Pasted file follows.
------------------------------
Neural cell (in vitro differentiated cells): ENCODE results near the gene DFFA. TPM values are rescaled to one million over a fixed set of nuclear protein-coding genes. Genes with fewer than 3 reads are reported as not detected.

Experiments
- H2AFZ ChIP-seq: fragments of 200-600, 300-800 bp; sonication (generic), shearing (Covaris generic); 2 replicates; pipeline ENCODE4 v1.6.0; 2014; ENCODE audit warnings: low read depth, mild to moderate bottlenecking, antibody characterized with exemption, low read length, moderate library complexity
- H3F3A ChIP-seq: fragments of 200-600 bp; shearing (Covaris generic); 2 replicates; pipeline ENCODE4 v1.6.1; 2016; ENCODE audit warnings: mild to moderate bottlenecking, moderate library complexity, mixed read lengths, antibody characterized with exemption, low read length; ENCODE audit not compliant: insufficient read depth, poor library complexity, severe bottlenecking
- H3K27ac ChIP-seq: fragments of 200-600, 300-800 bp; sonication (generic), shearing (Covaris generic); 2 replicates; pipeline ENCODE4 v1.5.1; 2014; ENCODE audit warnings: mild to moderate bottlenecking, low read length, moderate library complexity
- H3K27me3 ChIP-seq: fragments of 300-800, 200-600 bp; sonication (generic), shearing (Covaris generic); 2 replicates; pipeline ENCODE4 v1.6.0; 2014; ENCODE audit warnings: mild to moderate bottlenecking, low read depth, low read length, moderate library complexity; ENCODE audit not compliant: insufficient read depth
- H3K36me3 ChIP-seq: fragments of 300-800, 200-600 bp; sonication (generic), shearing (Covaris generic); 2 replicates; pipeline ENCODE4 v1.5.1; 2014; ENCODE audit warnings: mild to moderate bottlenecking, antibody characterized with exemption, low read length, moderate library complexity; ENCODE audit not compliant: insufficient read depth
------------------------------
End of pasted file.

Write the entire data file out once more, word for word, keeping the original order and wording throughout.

Neural cell (in vitro differentiated cells): ENCODE results near the gene DFFA. TPM values are rescaled to one million over a fixed set of nuclear protein-coding genes. Genes with fewer than 3 reads are reported as not detected.

Experiments
- H2AFZ ChIP-seq: fragments of 200-600, 300-800 bp; sonication (generic), shearing (Covaris generic); 2 replicates; pipeline ENCODE4 v1.6.0; 2014; ENCODE audit warnings: low read depth, mild to moderate bottlenecking, antibody characterized with exemption, low read length, moderate library complexity
- H3F3A ChIP-seq: fragments of 200-600 bp; shearing (Covaris generic); 2 replicates; pipeline ENCODE4 v1.6.1; 2016; ENCODE audit warnings: mild to moderate bottlenecking, moderate library complexity, mixed read lengths, antibody characterized with exemption, low read length; ENCODE audit not compliant: insufficient read depth, poor library complexity, severe bottlenecking
- H3K27ac ChIP-seq: fragments of 200-600, 300-800 bp; sonication (generic), shearing (Covaris generic); 2 replicates; pipeline ENCODE4 v1.5.1; 2014; ENCODE audit warnings: mild to moderate bottlenecking, low read length, moderate library complexity
- H3K27me3 ChIP-seq: fragments of 300-800, 200-600 bp; sonication (generic), shearing (Covaris generic); 2 replicates; pipeline ENCODE4 v1.6.0; 2014; ENCODE audit warnings: mild to moderate bottlenecking, low read depth, low read length, moderate library complexity; ENCODE audit not compliant: insufficient read depth
- H3K36me3 ChIP-seq: fragments of 300-800, 200-600 bp; sonication (generic), shearing (Covaris generic); 2 replicates; pipeline ENCODE4 v1.5.1; 2014; ENCODE audit warnings: mild to moderate bottlenecking, antibody characterized with exemption, low read length, moderate library complexity; ENCODE audit not compliant: insufficient read depth